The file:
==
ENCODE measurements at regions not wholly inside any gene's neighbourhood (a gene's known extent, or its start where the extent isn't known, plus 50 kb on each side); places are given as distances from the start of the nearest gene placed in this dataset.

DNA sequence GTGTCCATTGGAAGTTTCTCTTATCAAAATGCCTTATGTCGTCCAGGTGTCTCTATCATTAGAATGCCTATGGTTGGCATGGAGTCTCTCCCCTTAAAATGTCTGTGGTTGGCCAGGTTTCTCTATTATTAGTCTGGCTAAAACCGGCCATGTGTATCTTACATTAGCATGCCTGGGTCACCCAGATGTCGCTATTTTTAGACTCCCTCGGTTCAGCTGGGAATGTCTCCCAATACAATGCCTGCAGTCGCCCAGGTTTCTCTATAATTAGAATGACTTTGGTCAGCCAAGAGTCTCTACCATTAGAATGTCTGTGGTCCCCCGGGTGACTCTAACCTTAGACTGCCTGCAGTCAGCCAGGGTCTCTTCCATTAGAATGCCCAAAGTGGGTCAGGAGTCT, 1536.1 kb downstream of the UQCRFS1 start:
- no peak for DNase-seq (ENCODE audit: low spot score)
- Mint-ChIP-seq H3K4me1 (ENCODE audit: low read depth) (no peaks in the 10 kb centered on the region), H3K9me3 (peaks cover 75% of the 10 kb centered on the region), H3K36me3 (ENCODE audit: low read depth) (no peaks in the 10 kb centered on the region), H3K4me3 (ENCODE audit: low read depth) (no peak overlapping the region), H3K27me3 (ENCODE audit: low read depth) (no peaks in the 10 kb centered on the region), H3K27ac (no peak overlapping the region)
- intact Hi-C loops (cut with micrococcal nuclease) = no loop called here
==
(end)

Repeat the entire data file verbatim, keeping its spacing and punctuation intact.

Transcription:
ENCODE measurements at regions not wholly inside any gene's neighbourhood (a gene's known extent, or its start where the extent isn't known, plus 50 kb on each side); places are given as distances from the start of the nearest gene placed in this dataset.

DNA sequence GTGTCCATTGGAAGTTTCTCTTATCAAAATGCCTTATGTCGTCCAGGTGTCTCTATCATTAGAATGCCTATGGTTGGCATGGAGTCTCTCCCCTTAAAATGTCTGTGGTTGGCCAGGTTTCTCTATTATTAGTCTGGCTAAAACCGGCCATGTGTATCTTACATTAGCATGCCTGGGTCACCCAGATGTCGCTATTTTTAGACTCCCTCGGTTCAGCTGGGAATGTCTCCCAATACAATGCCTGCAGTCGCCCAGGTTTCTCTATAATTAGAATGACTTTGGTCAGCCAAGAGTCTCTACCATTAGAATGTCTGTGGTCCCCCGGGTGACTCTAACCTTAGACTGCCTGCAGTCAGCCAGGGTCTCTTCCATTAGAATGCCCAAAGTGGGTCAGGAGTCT, 1536.1 kb downstream of the UQCRFS1 start:
- no peak for DNase-seq (ENCODE audit: low spot score)
- Mint-ChIP-seq H3K4me1 (ENCODE audit: low read depth) (no peaks in the 10 kb centered on the region), H3K9me3 (peaks cover 75% of the 10 kb centered on the region), H3K36me3 (ENCODE audit: low read depth) (no peaks in the 10 kb centered on the region), H3K4me3 (ENCODE audit: low read depth) (no peak overlapping the region), H3K27me3 (ENCODE audit: low read depth) (no peaks in the 10 kb centered on the region), H3K27ac (no peak overlapping the region)
- intact Hi-C loops (cut with micrococcal nuclease) = no loop called here